Home » Tag Archives: RESTful Web Services (page 7)

Tag Archives: RESTful Web Services

Easy REST endpoints with Apache Camel 2.14

Apache Camel has a new release recently, and some of the new features were blogged about by my colleague Claus Ibsen. You really should check out his blog entry and dig into more detail, but one of the features I was looking forward to trying was the new REST DSL. So what is this new DSL? Actually, it’s an extension ...

Read More »

Chained Access Delegation Pattern

Suppose a medium-scale enterprise that sells bottled water has a RESTful API (Water API) that can be used to update the amount of water consumed by a registered user. Any registered user can access the API via any client application. It could be an Android app, an iOS app, or even a web application. The company only provides the API—anyone ...

Read More »

Embedded Jetty and Apache CXF: secure REST services with Spring Security

spring-interview-questions-answers

Recently I run into very interesting problem which I thought would take me just a couple of minutes to solve: protecting Apache CXF (current release 3.0.1)/ JAX-RS REST services with Spring Security (current stable version 3.2.5) in the application running inside embedded Jetty container (current release 9.2). At the end, it turns out to be very easy, once you understand ...

Read More »

RESTful API and a Web Site in the Same URL

Look at Github RESTful API, for example. To get information about a repository you should make a GET request to api.github.com/repos/yegor256/rultor. In response, you will get a JSON document with all the details of the yegor256/rultor repository. Try it, the URL doesn’t require any authentication. To open the same repository in a nice HTML+CSS page, you should use a different ...

Read More »

REST API with JSON

What is REST API? REST stands for Representational State Transfer. It relies on a stateless, client-server, cacheable communications. In most cases it is used with the HTTP protocol. RESTful applications use HTTP requests to POST (create), PUT (create and/or update), GET (e.g., make queries), and DELETE data. REST uses HTTP for all four CRUD (Create/Read/Update/Delete) operations.       What ...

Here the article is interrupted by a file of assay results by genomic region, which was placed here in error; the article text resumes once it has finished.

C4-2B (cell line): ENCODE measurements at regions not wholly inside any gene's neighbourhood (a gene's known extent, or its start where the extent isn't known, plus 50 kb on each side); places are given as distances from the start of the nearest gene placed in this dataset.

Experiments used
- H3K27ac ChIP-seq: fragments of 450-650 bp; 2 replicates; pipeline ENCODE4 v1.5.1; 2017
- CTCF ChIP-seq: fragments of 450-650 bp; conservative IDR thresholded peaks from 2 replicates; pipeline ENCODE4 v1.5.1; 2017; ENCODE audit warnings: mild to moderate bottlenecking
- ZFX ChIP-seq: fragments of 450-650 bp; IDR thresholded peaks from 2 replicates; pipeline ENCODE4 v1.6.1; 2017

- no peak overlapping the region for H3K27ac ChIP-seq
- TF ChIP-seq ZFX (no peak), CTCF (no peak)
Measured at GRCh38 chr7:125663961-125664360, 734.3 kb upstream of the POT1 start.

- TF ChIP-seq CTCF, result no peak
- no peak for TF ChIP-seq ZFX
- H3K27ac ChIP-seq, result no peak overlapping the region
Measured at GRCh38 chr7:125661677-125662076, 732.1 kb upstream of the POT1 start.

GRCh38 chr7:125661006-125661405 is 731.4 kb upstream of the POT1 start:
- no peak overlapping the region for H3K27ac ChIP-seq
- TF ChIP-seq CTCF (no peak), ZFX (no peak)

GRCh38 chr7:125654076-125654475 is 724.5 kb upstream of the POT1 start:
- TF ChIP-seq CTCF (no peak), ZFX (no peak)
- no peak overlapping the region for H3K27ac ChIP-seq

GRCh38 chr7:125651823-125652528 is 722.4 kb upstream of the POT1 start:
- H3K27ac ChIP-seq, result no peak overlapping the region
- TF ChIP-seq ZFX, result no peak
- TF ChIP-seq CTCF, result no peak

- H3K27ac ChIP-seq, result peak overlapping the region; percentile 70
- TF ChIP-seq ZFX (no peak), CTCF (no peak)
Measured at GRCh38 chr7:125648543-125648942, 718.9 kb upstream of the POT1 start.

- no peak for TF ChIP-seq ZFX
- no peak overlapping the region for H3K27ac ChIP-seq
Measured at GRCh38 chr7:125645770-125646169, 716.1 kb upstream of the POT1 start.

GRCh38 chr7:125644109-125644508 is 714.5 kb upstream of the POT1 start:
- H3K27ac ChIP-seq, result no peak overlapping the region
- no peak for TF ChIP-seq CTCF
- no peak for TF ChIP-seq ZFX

Read More »

Behavior-Driven RESTful APIs

In the RESTBucks example, the authors present a useful state diagram that describes the actions a client can perform against the service. Where does such an application state diagram come from? Well, it’s derived from the requirements, of course. Since I like to specify requirements using examples, let’s see how we can derive an application state diagram from BDD-style requirements. ...

Read More »

RESTBucks Evolved

The book REST in Practice: Hypermedia and Systems Architecture uses an imaginary StarBucks-like company as its running example. I think this is a great example, since most people are familiar with the domain. The design is also simple enough to follow, yet complex enough to be interesting.   Problem Domain RESTbucks is about ordering and paying for coffee (or tea) ...

Read More »

Building a simple RESTful API with Spark

java-interview-questions-answers

Disclaimer: This post is about the Java micro web framework named Spark and not about the data processing engine Apache Spark. In this blog post we will see how Spark can be used to build a simple web service. As mentioned in the disclaimer, Spark is a micro web framework for Java inspired by the Ruby framework Sinatra. Spark aims ...

Read More »

REST Maturity

In 2008, Leonard Richardson published his Maturity Heuristic that classified web services into three levels based on their use of URI, HTTP, and hypermedia. Back then, most web services were stuck at either level 1 or 2. Unfortunately, not a whole lot has improved since then in that respect: so-called pragmatic REST is still the norm.   BTW, I really ...

Read More »

Want to take your Java skills to the next level?

Grab our programming books for FREE!

Here are some of the eBooks you will get:

  • Spring Interview QnA
  • Multithreading & Concurrency QnA
  • JPA Minibook
  • JVM Troubleshooting Guide
  • Advanced Java
  • Java Interview QnA
  • Java Design Patterns